Blaming bad builders for a "menu" of leaky house problems has left a foul taste in the mouths of aggrieved homeowners, a court heard today.
About 1000 homeowners are involved in the $220 million class action lawsuit against Australian building materials company James Hardie.
The James Hardie group of companies denies the claims.
The lawsuit's latest iteration began at the High Court in Auckland today, at a trial expected to last until at least late September.
But legal battles preceding today's case have simmered for years, and the construction sector crisis stretches back decades.
Simon Hughes QC, one of the lawyers representing homeowners, said much of the case focused on the allegedly disastrous Harditex cement and wood fibre cladding system.
The main question, Hughes told Justice Christian Whata, was whether Harditex was inherently flawed.
"Does Harditex work as a barrier cladding system? Does it stop the water getting in at the start? We say no."
He said water ingress, mould, and degradation of sheets were common problems.
Hughes told Justice Whata he expected James Hardie to blame "bad builders" for the leaky homes scandal.
But he said different builders and tradespeople worked on hundreds of different properties which now had "a very similar menu of problems".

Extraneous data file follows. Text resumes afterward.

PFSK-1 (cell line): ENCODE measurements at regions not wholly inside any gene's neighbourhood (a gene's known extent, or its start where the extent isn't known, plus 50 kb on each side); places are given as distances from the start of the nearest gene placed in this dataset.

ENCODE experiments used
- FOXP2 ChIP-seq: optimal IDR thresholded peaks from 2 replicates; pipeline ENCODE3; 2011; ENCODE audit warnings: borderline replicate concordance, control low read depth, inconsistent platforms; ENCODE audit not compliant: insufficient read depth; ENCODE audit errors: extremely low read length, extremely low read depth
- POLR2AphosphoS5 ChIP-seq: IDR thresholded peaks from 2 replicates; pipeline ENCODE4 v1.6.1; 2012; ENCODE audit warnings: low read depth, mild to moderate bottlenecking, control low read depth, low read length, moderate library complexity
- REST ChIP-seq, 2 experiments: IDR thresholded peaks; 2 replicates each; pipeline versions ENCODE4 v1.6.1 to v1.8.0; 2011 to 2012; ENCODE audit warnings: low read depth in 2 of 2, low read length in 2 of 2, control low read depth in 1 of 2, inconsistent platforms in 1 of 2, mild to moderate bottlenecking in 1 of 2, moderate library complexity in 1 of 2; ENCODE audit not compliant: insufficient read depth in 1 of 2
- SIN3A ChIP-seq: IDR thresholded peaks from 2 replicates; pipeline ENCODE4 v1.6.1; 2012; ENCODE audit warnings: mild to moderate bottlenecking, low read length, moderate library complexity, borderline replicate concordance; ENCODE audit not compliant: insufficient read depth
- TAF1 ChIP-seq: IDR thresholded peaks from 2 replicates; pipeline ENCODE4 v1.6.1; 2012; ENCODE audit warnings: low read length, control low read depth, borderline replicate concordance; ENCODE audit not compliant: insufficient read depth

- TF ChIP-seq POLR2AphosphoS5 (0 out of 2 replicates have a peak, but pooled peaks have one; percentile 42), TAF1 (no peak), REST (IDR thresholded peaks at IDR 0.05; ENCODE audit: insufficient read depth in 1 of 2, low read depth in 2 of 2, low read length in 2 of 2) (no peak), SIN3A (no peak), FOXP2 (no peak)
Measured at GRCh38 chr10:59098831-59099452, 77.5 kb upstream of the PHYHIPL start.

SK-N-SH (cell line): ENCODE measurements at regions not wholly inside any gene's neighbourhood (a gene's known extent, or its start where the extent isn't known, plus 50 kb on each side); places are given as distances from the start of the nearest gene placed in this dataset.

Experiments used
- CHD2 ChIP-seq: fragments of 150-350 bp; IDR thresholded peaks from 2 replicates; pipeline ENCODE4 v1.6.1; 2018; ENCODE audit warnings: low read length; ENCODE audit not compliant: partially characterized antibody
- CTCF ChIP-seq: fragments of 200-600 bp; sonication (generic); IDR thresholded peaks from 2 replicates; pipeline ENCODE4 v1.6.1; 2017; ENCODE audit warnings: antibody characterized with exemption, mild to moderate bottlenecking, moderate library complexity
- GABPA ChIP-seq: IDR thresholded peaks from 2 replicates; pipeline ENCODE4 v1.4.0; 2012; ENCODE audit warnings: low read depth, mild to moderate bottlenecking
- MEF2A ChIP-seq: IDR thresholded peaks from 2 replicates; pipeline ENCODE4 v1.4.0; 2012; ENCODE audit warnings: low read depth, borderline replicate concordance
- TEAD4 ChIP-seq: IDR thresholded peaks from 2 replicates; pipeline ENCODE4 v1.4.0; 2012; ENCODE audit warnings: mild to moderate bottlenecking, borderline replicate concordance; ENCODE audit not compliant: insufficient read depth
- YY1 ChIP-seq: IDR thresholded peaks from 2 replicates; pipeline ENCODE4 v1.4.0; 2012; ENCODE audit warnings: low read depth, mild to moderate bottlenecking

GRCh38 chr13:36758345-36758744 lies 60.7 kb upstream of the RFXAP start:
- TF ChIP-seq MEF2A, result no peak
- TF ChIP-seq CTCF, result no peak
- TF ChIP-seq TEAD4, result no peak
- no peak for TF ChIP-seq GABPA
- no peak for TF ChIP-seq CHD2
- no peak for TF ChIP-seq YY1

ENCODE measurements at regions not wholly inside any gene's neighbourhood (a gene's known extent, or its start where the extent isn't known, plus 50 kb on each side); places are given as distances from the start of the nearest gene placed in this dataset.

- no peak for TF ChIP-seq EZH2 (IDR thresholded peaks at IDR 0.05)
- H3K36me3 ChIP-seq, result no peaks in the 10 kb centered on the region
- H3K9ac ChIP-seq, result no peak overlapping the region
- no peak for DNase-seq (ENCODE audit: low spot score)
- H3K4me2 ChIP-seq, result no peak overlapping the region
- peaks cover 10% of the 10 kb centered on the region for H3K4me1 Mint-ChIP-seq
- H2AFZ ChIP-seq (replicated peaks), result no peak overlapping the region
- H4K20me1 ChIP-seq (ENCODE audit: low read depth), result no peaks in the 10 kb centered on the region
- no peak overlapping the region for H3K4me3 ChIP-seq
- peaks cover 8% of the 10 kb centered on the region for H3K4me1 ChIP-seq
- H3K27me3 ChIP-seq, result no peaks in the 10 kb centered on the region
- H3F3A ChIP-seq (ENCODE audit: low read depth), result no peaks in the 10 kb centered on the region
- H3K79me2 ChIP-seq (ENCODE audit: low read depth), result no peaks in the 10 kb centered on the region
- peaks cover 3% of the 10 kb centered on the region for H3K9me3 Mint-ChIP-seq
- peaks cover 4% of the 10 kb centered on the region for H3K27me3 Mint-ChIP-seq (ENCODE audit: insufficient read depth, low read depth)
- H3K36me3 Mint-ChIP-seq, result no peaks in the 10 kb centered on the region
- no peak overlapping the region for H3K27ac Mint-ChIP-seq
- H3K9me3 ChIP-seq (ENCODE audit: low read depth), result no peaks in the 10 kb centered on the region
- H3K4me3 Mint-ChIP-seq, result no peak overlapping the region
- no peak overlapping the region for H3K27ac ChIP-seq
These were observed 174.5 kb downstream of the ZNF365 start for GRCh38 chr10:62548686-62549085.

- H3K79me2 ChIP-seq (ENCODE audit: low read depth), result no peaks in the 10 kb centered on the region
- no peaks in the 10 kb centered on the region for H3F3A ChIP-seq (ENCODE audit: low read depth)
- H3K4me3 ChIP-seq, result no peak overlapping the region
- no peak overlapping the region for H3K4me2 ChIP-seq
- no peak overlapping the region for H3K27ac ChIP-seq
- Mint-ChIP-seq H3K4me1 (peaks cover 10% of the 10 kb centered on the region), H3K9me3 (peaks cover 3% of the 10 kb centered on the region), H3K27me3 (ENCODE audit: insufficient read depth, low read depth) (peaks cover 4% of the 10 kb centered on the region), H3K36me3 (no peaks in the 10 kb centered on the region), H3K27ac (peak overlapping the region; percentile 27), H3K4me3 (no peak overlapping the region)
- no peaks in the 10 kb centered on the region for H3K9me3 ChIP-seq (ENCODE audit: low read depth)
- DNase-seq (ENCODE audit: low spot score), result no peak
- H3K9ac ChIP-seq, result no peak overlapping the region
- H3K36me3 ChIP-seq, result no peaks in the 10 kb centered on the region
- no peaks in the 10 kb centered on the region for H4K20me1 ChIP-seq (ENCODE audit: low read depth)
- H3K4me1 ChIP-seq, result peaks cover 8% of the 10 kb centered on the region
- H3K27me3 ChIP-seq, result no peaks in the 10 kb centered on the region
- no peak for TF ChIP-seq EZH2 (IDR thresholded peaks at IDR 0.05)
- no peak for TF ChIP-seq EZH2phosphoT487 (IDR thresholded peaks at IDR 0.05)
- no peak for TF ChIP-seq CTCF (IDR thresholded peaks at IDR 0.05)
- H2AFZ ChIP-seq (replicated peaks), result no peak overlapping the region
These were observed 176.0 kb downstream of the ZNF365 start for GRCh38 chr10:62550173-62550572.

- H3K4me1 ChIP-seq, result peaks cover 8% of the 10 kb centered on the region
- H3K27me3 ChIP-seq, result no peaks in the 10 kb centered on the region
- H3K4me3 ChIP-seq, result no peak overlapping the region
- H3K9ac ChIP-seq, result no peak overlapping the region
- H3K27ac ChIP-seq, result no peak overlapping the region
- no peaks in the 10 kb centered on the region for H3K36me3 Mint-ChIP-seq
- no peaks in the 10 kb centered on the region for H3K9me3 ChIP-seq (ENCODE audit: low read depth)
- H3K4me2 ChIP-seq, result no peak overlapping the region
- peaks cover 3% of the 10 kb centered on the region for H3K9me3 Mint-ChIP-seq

The product was introduced to New Zealand in 1987 and withdrawn in 2005, he said.
"The troubled history of Harditex is quite extraordinary. The defendants knew they had real problems with Harditex."
Hughes said James Hardie should have ensured its system was weathertight in New Zealand conditions and would not damage plaintiff's properties or health.
'SEEPED' INTO BUILDING PSYCHE
He said Harditex was marketed largely to builders, and James Hardie had an elaborate training programme for tradies.
"It was a soft sell."
The court was told building industry merchants would then recommend Harditex to clients.
Hughes said Harditex and associated brands and products then "seeped into" New Zealand and the industry psyche.
He said James Hardie had a duty to test the system's performance in applicable local conditions.
Hughes said Harditex was tested in damp Queensland conditions in the 1980s and '90s and after five years, samples had completely degraded or disintegrated.
The court heard Harditex found a New Zealand market when previous claddings containing asbestos were phased out.
"There was no relevant ancestral product which could be used as a proxy for performance," Hughes said.
"The removal of asbestos meant degradation in the presence of water was more likely."
Harditex wasn't tested at all for weathertightness and James Hardie might have just assumed its product would be good enough, Hughes told the court.
The class action involved hundreds of properties.
In a 2019 judgment, Justice Whata said the central claim in the proceedings was that the defendants manufactured, supplied and/or promoted defective exterior claddings.
The products were sold under the brand names Harditex, Monotek or Titan.
At the time of that judgment, about 1246 properties were said to have defective product claddings.
Most were residential homes, but the people suing James Hardie at that time said five commercial buildings and five retirement villages were also affected.
Hughes is expected to continue his opening remarks before Justice Whata today and tomorrow.